Adaptive Genetic Changes by Design:
A Look at the DNA Editing by
Activation-induced Cytidine Deaminase (AID)

Jean Lightner

According to evolutionary thinking, adaptive genetic changes are the result of random (non-purposeful) mutations and natural selection. While creationists do not need to account for the assumed changes that turn microbes into people, our model certainly points to a considerable amount of adaptive change that has occurred within created kinds. The naturalistic mechanisms proposed by evolutionists appear woefully inadequate to account for these. A look at the immune system reveals several different enzymes that are used to edit DNA; one of them is activation-induced cytidine deaminase (AID). AID is involved in gene conversion, somatic hypermutation, and class-switch recombination in B lymphocytes. While each of these begins with AID converting a cytosine residue to a uracil residue, the different outcomes are a function of different proteins being recruited to process the lesion. Since the activity of AID could be disastrous if not kept in its proper place, it is well regulated and tightly controlled at many levels. The well-designed DNA editing function of AID and other proteins in the immune system give reason to believe that adaptive alleles in various populations have similarly arisen by the providence of God, the Great Designer, and not by the naturalistic mechanisms proposed by evolutionists.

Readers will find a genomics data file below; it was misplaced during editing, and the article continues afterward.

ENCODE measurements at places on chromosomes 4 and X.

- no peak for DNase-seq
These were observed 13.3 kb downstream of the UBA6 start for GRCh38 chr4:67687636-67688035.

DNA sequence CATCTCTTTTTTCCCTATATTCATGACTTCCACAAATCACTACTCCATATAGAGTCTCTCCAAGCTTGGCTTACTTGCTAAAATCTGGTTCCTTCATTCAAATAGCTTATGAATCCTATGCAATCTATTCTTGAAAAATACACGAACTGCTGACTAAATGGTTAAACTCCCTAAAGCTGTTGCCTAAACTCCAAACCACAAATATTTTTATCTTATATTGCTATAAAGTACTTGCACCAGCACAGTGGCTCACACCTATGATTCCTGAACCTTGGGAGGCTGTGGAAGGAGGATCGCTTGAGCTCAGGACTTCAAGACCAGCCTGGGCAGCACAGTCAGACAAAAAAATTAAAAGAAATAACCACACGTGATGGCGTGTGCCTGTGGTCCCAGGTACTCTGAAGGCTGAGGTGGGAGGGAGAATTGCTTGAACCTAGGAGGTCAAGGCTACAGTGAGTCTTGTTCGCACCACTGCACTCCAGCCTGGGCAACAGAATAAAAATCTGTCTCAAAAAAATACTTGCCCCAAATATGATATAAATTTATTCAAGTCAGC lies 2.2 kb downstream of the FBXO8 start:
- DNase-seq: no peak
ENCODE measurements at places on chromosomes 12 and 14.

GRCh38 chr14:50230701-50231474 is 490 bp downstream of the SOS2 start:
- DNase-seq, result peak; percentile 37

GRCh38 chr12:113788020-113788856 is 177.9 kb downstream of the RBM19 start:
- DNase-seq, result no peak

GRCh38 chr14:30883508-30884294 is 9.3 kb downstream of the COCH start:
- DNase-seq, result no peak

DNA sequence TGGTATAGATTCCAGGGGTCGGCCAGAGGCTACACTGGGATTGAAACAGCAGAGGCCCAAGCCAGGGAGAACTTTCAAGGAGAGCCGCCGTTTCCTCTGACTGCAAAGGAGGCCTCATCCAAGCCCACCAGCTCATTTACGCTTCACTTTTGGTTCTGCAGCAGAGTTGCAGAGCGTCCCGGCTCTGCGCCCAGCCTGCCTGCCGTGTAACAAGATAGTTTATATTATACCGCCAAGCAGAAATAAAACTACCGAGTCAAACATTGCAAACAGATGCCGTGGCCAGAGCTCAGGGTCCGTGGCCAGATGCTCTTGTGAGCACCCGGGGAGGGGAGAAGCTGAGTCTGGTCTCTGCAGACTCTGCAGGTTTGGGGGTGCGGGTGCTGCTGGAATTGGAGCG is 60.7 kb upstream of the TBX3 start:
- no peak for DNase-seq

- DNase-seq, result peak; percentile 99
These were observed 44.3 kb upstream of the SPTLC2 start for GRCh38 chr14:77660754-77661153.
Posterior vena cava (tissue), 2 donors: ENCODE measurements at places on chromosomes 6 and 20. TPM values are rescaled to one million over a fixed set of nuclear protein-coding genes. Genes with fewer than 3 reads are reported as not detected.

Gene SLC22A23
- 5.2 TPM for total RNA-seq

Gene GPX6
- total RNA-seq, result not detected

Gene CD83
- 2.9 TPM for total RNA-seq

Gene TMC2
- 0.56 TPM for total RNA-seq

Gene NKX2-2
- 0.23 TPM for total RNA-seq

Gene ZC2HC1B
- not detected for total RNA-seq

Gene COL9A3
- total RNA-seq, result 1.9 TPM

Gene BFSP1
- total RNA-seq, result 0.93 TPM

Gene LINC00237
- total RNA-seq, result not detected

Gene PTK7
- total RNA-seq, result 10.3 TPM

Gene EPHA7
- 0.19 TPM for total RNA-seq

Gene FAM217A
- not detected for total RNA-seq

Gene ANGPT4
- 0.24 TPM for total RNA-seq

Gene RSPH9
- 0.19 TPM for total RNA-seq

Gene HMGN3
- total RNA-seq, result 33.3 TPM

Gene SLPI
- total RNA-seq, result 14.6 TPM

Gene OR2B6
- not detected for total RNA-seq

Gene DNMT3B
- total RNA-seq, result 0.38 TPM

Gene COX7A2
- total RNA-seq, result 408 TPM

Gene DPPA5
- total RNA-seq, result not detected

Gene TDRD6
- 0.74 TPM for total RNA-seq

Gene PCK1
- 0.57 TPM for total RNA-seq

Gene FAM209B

Cells as Information Processors
Part I: Formal Software Principles

Royal Truman

Cells perform millions of Boolean logic operations every second using multiple independent codes with stringent formal rules instantiated on DNA, RNA, proteins, sugars, and membranes. These codes rely on elementary and concatenated symbols to define variables and values that can be written, deleted, and read from long- and shortterm memory. Computer and cellular variables are used with control structures such as “GoTo,” subroutine calls, “wait,” and to initiate and terminate iteration loops. They have well-defined data types and allowed operations. Values can be structured in arrays and linked lists. Although variables are identifiable in cells, logic is executed without a readable source code, using hardwired biochemical components and inherited molecular machines (MMs). Each code requires unique decoding MMs, and cellular codes interoperate to incorporate details located throughout the cell to permit holistic correct decisions. Tight integration between these codes is implemented using adaptor biomolecules. DNA, RNA, and proteins are used to define both variables and values for independent codes, often in overlapping regions. These biomolecules are also needed to create MMs, adaptors, and the rest of the infrastructure.